Protest held ahead of President Trump's MS-13 visit to Long Island

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Tuesday, May 22, 2018
Protest held ahead of President Trump's MS-13 visit to Long Island
Dave Evans reports on the protests ahead of President Trump's visit to Long Island.

MINEOLA, Long Island (WABC) -- A protest was held Tuesday ahead of President Donald Trump's visit to Long Island to discuss the administration's efforts to eradicate MS-13, with organizers saying more are planned for Wednesday.

The groups demonstrated on the steps of the Nassau County Legislature, saying Trump's "xenophobia and racism" are not welcome on Long Island and that he is using gang violence to paint all immigrants with the same brush.

New York Congressman Pete King's office said they're expecting the president to travel to Bethpage, one week after Trump raised eyebrows when he used the word "animals" to describe some people who enter the country illegally in response to a comment about MS-13.

The president has doubled down on his rhetoric, saying he will continue to use the term in referring to the gang.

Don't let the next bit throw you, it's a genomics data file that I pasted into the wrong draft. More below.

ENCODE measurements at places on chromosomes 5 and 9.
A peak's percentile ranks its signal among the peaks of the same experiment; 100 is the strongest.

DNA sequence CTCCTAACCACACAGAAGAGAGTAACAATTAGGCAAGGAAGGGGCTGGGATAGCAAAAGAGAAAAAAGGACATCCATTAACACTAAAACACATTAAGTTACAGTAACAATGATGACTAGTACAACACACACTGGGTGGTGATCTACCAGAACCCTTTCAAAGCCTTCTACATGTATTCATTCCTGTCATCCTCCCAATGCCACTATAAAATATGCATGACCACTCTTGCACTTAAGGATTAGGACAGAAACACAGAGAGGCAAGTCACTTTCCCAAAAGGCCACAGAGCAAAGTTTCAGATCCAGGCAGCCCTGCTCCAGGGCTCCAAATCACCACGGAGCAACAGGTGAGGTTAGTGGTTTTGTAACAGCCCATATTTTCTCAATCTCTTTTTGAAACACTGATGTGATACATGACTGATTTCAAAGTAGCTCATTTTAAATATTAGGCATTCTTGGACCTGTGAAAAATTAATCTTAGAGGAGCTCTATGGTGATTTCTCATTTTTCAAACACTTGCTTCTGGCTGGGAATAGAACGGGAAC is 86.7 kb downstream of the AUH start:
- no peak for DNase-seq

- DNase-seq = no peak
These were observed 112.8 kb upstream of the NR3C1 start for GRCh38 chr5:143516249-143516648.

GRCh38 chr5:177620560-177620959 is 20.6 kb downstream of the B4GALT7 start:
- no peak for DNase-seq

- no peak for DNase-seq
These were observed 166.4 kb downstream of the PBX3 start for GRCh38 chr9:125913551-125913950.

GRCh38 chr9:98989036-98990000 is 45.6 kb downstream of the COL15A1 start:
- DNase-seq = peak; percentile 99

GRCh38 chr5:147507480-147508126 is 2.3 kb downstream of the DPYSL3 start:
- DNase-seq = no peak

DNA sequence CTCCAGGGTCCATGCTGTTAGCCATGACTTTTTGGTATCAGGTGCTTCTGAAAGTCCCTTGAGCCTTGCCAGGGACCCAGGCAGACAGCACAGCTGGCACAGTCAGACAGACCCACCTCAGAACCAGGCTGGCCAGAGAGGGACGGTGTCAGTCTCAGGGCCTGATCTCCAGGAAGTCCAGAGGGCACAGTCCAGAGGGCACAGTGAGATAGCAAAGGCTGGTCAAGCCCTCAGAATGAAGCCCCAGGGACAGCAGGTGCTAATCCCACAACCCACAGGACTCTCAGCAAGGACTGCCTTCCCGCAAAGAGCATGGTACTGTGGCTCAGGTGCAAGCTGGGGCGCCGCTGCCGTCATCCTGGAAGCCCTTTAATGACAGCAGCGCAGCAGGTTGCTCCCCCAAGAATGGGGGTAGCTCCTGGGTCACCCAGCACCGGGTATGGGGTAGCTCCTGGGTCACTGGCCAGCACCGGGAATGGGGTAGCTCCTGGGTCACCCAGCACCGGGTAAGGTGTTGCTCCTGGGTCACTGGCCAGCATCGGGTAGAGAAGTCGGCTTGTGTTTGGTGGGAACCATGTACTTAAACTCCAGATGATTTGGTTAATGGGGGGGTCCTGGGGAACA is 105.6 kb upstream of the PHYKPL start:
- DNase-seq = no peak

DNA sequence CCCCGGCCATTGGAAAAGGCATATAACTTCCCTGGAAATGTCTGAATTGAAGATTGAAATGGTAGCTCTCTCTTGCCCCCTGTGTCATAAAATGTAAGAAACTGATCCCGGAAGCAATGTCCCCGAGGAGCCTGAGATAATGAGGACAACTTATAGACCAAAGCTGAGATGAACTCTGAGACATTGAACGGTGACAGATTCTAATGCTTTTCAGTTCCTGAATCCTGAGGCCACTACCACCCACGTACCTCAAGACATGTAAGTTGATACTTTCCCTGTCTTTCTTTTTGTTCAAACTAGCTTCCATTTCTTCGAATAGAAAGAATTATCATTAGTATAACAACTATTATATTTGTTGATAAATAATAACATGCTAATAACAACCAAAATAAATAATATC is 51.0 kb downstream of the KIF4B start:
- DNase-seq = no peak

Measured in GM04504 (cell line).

The White House also released a fact sheet Monday morning, titled, "WHAT YOU NEED TO KNOW ABOUT THE VIOLENT ANIMALS OF MS-13."

Trump traveled to Suffolk County Community College last July to discuss the gang before law enforcement officials.

Protest organizers say they are committed to "resisting Trump's assaults on immigrant families and communities and call on elected officials across the region to stand with them in solidarity and reject Trump's visit." They also ripped local politicians who plan on attending Trump''s event.

"As law enforcement departments from both counties stand next to this man, let's remember that his type of hatred and rhetoric only fuels gang recruitment," said Sergio Argueta, with the group Strong Youth.

But Nassau County's executive, Democrat Laura Curran, said she's attending in the hopes it'll help in the fight against MS-13.

"It's the president of the United States," she said. "He's coming to Nassau County. Perhaps we can get some resources and federal help, and I am open to having that bi-partisan conversation."

At least 27 murders are now blamed on the notorious gang.


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